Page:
‘My cousin said to me . . .’ Patients’ use of third-party references to facilitate shared decision-making during naturally occurring primary care consultations

Olaug Lian*, Sarah Nettleton, Christopher Dowrick, Huw Grange

*Corresponding author for this work

Research output: Contribution to journalArticlepeer-review


In this paper, we explore the ways in which patients invoke third parties to gain decision-making influence in clinical consultations. The patients’ role in decision-making processes is often overlooked, and this interactional practice has rarely been systematically studied. Through a contextual narrative exploration of 42 naturally occurring consultations between patients (aged 22–84) and general practitioners (GPs) in England, we seek to fill this gap. By exploring how and why patients invoke third parties during discussions about medical treatments, who they refer to, what kind of knowledge their referents possess, and how GPs respond, our main aim is to capture the functions and implications of this interactional practice in relation to decision-making processes. Patients refer to third parties during decision-making processes in most of the consultations, usually to argue for and against certain treatment options, and the GPs recognise these utterances as pro-and-contra arguments. This enables patients to counter the GPs’ professional knowledge through various knowledge-sources and encourage the GPs to target their specific concerns. By attributing arguments to third parties, patients claim decision-making influence without threatening the GPs’ authority and expertise, which their disadvantaged epistemic position demands. Thereby, patients become able to negotiate their role and their epistemic position, to influence the agenda-setting, and to take part in the decision-making process, without being directly confrontational. Invoking third parties is a non-confrontational way of proposing and opposing treatment options that might facilitate successful patient participation in decision-making processes, and so limit the risk of patients being wronged in their capacity as knowers.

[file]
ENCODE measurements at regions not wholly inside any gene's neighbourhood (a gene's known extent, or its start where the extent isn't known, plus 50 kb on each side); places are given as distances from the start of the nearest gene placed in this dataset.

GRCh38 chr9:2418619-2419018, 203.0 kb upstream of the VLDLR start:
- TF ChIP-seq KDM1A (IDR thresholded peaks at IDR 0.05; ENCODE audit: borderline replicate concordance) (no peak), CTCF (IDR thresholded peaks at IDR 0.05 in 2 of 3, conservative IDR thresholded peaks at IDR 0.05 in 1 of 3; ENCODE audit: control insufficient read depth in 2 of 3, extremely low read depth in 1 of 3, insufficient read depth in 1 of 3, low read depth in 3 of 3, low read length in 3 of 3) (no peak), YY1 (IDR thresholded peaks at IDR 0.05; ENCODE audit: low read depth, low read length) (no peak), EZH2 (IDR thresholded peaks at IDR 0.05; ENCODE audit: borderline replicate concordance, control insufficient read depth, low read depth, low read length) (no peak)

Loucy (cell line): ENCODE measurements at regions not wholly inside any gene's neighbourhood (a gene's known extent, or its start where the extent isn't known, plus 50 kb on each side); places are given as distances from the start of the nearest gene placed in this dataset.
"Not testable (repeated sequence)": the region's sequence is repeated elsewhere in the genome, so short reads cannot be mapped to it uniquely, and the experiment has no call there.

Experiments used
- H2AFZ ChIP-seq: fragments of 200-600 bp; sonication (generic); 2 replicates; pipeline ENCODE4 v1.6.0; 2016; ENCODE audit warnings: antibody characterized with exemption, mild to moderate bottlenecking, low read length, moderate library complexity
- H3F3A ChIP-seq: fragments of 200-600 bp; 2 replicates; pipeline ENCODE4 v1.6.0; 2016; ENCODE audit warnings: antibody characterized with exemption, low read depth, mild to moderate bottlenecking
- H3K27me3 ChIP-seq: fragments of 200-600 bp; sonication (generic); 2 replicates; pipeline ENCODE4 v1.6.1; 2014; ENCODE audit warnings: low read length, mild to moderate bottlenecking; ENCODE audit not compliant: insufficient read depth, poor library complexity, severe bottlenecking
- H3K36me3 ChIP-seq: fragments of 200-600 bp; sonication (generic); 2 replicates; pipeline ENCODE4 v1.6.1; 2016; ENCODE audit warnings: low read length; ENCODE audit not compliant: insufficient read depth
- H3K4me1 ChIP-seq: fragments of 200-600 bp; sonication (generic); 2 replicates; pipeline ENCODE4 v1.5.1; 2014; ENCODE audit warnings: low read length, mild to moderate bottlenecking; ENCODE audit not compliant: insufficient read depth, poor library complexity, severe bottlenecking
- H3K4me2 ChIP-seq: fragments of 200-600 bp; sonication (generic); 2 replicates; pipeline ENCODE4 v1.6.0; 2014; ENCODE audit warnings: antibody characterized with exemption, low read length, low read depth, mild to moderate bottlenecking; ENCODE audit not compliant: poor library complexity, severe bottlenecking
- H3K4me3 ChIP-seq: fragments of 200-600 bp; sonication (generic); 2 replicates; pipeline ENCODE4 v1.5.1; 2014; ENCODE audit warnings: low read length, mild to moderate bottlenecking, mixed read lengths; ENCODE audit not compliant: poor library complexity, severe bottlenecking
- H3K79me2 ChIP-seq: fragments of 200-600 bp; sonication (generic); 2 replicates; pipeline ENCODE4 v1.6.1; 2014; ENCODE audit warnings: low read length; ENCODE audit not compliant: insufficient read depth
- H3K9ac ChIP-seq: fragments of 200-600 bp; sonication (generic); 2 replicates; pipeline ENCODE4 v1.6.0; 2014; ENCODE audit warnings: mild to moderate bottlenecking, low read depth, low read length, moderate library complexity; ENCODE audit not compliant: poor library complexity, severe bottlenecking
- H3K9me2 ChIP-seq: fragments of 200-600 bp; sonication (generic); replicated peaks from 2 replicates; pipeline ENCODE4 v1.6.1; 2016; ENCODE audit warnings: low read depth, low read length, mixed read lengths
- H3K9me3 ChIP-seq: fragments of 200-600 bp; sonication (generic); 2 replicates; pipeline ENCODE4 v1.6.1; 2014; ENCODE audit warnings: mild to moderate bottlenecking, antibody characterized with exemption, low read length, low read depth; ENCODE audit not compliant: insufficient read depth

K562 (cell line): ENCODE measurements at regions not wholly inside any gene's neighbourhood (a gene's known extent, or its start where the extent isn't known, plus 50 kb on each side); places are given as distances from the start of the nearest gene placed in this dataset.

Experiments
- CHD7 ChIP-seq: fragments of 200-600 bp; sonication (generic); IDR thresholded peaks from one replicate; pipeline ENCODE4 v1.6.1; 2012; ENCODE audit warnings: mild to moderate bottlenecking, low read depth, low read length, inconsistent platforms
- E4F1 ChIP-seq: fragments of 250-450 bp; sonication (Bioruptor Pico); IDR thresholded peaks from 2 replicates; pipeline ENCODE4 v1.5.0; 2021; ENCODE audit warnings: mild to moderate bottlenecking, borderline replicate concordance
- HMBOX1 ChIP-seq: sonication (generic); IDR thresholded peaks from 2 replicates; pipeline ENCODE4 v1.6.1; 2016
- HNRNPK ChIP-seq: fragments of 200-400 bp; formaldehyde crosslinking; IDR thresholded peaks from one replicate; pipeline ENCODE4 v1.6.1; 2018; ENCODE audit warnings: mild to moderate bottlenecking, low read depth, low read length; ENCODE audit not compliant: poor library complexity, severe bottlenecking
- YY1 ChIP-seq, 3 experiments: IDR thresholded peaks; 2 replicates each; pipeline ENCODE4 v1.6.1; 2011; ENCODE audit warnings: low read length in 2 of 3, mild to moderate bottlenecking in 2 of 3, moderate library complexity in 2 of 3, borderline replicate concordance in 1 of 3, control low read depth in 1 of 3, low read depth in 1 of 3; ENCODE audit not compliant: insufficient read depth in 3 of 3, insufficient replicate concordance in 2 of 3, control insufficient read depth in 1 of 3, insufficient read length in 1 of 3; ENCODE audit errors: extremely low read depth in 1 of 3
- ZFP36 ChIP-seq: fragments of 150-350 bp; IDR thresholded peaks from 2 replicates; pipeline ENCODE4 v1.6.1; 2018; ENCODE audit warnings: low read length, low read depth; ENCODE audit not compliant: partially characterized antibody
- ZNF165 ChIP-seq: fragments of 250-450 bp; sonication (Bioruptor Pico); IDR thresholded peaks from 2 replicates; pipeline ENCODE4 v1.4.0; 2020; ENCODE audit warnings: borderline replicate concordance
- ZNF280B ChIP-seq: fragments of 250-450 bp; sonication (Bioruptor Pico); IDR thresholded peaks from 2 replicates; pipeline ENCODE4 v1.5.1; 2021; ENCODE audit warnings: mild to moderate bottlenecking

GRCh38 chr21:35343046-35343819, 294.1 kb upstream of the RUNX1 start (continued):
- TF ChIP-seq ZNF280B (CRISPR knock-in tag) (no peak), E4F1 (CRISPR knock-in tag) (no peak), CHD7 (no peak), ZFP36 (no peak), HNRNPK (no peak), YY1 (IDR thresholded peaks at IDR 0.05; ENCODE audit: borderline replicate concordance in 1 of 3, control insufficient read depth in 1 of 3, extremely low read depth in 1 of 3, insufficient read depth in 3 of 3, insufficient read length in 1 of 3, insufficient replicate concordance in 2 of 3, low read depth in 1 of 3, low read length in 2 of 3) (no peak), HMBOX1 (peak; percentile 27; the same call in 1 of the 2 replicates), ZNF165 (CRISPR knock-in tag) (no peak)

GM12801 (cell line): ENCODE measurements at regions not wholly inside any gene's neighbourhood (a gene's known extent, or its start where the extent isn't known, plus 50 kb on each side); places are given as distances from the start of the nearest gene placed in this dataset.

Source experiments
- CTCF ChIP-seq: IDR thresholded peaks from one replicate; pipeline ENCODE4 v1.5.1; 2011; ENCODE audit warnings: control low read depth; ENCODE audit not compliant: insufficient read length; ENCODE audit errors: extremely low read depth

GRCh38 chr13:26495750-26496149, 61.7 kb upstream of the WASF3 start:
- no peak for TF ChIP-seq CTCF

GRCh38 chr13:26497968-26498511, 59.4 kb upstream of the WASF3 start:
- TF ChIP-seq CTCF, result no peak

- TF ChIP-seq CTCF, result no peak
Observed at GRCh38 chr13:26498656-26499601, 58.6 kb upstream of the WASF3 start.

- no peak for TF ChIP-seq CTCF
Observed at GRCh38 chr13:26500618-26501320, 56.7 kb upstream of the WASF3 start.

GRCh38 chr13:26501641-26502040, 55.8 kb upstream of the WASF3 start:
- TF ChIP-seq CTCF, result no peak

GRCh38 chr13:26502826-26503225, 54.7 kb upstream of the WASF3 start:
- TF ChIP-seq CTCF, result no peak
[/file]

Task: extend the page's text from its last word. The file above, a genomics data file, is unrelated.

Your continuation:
Bibliographical note

© The Author(s) 2023

Cite this